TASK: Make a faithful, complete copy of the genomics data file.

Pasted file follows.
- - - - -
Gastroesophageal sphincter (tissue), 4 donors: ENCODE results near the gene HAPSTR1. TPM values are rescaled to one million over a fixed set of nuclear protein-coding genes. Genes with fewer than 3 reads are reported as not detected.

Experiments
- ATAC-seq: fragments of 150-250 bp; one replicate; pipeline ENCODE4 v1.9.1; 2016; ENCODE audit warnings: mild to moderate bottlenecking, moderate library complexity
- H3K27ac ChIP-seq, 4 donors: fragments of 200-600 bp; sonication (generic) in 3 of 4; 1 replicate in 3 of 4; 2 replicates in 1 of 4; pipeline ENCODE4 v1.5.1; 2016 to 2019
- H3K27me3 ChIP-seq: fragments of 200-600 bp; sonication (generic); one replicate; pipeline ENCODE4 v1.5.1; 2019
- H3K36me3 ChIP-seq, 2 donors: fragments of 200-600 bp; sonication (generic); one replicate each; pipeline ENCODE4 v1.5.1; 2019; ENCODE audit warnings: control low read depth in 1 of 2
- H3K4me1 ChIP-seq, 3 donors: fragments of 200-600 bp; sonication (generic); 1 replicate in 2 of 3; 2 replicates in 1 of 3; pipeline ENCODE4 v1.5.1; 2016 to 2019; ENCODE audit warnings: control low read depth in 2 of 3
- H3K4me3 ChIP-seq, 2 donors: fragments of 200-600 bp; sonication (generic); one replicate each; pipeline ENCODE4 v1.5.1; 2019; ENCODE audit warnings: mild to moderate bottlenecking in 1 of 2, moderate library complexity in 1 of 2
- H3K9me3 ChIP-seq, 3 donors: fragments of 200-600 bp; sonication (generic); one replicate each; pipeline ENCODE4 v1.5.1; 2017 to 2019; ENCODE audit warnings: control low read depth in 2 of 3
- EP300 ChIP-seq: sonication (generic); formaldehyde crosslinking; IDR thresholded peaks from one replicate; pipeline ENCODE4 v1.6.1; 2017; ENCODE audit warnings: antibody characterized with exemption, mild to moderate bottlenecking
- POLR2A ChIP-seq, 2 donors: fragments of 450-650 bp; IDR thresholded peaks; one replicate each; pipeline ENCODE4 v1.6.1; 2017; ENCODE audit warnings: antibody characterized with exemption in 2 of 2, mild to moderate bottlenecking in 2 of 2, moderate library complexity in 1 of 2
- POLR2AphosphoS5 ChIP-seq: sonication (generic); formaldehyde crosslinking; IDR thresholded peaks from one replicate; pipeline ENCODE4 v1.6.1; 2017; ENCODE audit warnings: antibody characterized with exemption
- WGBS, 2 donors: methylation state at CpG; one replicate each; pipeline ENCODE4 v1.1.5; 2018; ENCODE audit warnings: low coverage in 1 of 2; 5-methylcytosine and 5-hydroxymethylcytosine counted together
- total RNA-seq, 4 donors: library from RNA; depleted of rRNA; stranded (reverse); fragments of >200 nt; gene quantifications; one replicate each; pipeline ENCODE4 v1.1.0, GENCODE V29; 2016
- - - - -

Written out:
Gastroesophageal sphincter (tissue), 4 donors: ENCODE results near the gene HAPSTR1. TPM values are rescaled to one million over a fixed set of nuclear protein-coding genes. Genes with fewer than 3 reads are reported as not detected.

Experiments
- ATAC-seq: fragments of 150-250 bp; one replicate; pipeline ENCODE4 v1.9.1; 2016; ENCODE audit warnings: mild to moderate bottlenecking, moderate library complexity
- H3K27ac ChIP-seq, 4 donors: fragments of 200-600 bp; sonication (generic) in 3 of 4; 1 replicate in 3 of 4; 2 replicates in 1 of 4; pipeline ENCODE4 v1.5.1; 2016 to 2019
- H3K27me3 ChIP-seq: fragments of 200-600 bp; sonication (generic); one replicate; pipeline ENCODE4 v1.5.1; 2019
- H3K36me3 ChIP-seq, 2 donors: fragments of 200-600 bp; sonication (generic); one replicate each; pipeline ENCODE4 v1.5.1; 2019; ENCODE audit warnings: control low read depth in 1 of 2
- H3K4me1 ChIP-seq, 3 donors: fragments of 200-600 bp; sonication (generic); 1 replicate in 2 of 3; 2 replicates in 1 of 3; pipeline ENCODE4 v1.5.1; 2016 to 2019; ENCODE audit warnings: control low read depth in 2 of 3
- H3K4me3 ChIP-seq, 2 donors: fragments of 200-600 bp; sonication (generic); one replicate each; pipeline ENCODE4 v1.5.1; 2019; ENCODE audit warnings: mild to moderate bottlenecking in 1 of 2, moderate library complexity in 1 of 2
- H3K9me3 ChIP-seq, 3 donors: fragments of 200-600 bp; sonication (generic); one replicate each; pipeline ENCODE4 v1.5.1; 2017 to 2019; ENCODE audit warnings: control low read depth in 2 of 3
- EP300 ChIP-seq: sonication (generic); formaldehyde crosslinking; IDR thresholded peaks from one replicate; pipeline ENCODE4 v1.6.1; 2017; ENCODE audit warnings: antibody characterized with exemption, mild to moderate bottlenecking
- POLR2A ChIP-seq, 2 donors: fragments of 450-650 bp; IDR thresholded peaks; one replicate each; pipeline ENCODE4 v1.6.1; 2017; ENCODE audit warnings: antibody characterized with exemption in 2 of 2, mild to moderate bottlenecking in 2 of 2, moderate library complexity in 1 of 2
- POLR2AphosphoS5 ChIP-seq: sonication (generic); formaldehyde crosslinking; IDR thresholded peaks from one replicate; pipeline ENCODE4 v1.6.1; 2017; ENCODE audit warnings: antibody characterized with exemption
- WGBS, 2 donors: methylation state at CpG; one replicate each; pipeline ENCODE4 v1.1.5; 2018; ENCODE audit warnings: low coverage in 1 of 2; 5-methylcytosine and 5-hydroxymethylcytosine counted together
- total RNA-seq, 4 donors: library from RNA; depleted of rRNA; stranded (reverse); fragments of >200 nt; gene quantifications; one replicate each; pipeline ENCODE4 v1.1.0, GENCODE V29; 2016